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Gamers, Start Holding Publishers And Developers Accountable

Many of you may have noticed a few story's here and there regarding Microsoft and Machinima getting caught trying to "bribe" popular video game related youtube channels (basically asking them to not say anything negative in regards to the Xbox One) I know this is pretty much "yesterdays news" but I'm bringing it up again now so we can avoid any knee jerk reactions.

It's no secret that certain video game publishers and developers have been responsible for questionable business practices, and anti-consumer behaviour, all in the name of expanding their profit margins and many of which have had a direct negative impact on the gaming community, and gaming as a whole.

With that being said, I pose a question to you all. Should gamers be holding video game publishers and developers responsible for poor services and anti-consumer behaviour? Well yeah, of course we should. That's the obvious response and the answer I'm sure most of you would agree with, but as is often the case, our actions are not always representative of our convictions.

First of all, yes Microsoft and Machinima were both in the wrong. Machinima may be taking the brunt of the gamer backlash now, but they certainly wouldn't of gone ahead with such a underhanded scheme without Microsoft giving it the OK. But hey, bribery in the video games industry is nothing new, there are many stories about video game companies offering financial and/or material rewards for those willing to bend over for them, but the fact that this is still an ongoing issue is very disconcerting to me. However, I believe I know what the root of problem is.

Video game publishers and developers are directly responsible for the continual development and distribution of popular titles and franchises that we know and love, that being the case we are all too often, all too willing to forgive and forget when we have been crossed or wronged. Many of us now are far too busy fighting amongst ourselves for the sake of our chosen creed, all too willing we are to defend our chosen company's poor decisions lest we provide more ammunition for the other side, not realising that we all share a far more damaging common enemy. If we could only look past such petty disagreements such as who's plastic box is the most superior, then maybe we could get on with preserving our remaining and declining consumer rights.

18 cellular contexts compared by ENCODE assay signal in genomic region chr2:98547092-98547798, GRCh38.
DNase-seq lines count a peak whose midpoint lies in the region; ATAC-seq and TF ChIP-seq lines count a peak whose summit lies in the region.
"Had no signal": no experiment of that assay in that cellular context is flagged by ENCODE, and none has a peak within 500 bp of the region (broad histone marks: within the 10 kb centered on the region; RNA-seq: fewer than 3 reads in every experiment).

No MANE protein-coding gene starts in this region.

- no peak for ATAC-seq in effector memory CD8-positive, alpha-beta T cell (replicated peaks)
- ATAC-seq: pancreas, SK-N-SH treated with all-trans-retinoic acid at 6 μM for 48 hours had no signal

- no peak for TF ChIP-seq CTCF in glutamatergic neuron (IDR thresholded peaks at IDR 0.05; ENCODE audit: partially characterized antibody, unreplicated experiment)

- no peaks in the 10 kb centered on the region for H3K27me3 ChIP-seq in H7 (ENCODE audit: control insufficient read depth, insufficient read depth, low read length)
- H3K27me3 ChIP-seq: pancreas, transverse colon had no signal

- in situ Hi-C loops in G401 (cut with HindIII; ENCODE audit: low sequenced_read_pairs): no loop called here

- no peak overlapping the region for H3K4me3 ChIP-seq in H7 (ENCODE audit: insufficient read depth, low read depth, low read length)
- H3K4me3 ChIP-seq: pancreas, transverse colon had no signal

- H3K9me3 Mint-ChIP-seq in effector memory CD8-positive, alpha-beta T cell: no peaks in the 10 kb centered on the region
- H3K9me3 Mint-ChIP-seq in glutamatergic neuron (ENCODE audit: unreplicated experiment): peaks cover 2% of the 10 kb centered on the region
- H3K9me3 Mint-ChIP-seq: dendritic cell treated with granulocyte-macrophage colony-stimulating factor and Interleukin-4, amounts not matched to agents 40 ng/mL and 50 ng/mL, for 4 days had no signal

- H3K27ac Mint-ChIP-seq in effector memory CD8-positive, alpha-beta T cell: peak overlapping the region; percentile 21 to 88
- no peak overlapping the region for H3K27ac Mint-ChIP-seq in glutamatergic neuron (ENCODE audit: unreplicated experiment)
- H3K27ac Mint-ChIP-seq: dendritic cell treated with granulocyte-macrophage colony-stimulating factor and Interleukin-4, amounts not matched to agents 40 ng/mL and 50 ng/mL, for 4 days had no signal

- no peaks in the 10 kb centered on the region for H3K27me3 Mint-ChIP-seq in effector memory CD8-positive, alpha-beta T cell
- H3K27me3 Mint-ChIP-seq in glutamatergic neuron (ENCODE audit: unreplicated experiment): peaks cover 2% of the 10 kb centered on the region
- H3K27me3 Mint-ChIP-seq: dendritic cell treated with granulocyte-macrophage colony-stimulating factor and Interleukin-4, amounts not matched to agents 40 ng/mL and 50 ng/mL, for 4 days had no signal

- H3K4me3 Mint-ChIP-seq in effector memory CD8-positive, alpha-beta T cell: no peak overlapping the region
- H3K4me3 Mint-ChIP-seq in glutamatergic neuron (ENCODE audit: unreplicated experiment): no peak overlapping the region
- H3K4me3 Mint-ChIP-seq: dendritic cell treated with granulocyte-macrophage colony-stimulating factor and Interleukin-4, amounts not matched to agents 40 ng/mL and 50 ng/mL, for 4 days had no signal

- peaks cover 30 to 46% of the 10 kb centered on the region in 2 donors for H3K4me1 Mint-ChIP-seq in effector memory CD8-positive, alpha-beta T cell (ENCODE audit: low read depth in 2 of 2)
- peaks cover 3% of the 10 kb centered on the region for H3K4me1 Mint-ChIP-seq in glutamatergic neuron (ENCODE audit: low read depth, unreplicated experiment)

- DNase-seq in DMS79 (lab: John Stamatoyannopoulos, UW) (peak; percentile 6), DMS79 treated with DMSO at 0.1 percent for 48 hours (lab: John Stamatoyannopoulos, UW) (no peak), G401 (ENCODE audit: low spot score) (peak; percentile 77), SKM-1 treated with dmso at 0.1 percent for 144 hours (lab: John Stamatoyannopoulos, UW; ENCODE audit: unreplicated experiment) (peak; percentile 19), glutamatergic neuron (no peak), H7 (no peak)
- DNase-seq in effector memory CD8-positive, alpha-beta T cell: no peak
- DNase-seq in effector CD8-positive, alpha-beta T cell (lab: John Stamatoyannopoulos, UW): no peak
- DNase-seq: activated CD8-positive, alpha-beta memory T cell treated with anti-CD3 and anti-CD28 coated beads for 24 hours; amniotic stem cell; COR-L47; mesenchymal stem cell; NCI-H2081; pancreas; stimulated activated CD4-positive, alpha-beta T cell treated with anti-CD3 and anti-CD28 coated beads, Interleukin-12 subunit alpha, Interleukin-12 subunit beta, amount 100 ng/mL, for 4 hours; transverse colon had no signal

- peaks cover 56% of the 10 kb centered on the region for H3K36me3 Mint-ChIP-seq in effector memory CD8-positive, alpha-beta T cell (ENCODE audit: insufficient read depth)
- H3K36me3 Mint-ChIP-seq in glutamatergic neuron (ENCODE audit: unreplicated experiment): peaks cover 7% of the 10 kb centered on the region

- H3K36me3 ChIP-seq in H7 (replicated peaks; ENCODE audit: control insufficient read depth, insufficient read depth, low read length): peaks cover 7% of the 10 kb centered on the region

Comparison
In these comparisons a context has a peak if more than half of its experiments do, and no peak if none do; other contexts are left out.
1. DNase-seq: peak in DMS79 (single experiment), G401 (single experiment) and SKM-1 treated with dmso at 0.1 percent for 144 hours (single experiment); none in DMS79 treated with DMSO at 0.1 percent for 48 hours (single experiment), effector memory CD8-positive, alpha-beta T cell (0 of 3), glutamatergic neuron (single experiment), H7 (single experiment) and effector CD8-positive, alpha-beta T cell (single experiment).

Take EA for example, a company that looks set to receive the award for worst company in America for the 3rd year running, yet they are still going strong and still up to their old tricks. EA have been at the forefront of anti consumer claims for quite some time now, with one of the most recent claims being linked to Simcity 2013 and the controversial decision to have the game playable exclusively online, only to have the whole thing blow up their face when nobody could access the servers at launch. You'd think they'd be more prepared after such a PR disaster but no. Battlefield 4's launch was also plagued by a great many server errors, bugs and glitches, rendering the game pretty much unplayable for many.

EA may be one of the most popular publishers to hate on, but they certainly aren't the only company responsible for some very questionable activities.

Gearbox Software, developers of the highly successful open world FPS franchise, Borderlands, were also subject to anti consumer claims along with Sega last year, regarding Aliens: Colonial Marines. After a lengthy 6 year development cycle, a number of development diaries, trailers, screenshots and a now infamous "vertical slice gameplay trailer" all of which consumers were led to believe were representative of the finished product. However, upon the games official release gamers were outraged. after receiving a broken, buggy mess of a game that consumers later found out Gearbox had in fact outsourced to Time Gate Studios. If that wasn't bad enough Gearbox had also decided to take the funds Sega provided them for work on Aliens: Colonial Marines and instead used it to develop a sequel to Borderlands.

Now, I know there are quite a few hardcore Borderlands fans out there, but can even you honestly condone this? Simply put, what Gearbox did was wrong, more than that it was anti-consumer. They lied to Sega and all the fans who waited 6 years for what? An atrocious Aliens game. Every dollar, heck every cent that Gearbox has earned off of Borderlands 2 provides them with negative reinforcement and is akin to gamers literally telling them "Well done", you may have screwed over thousands of gamers but at least you made a fun game." I don't know about all of you but that just doesn't sit well with me.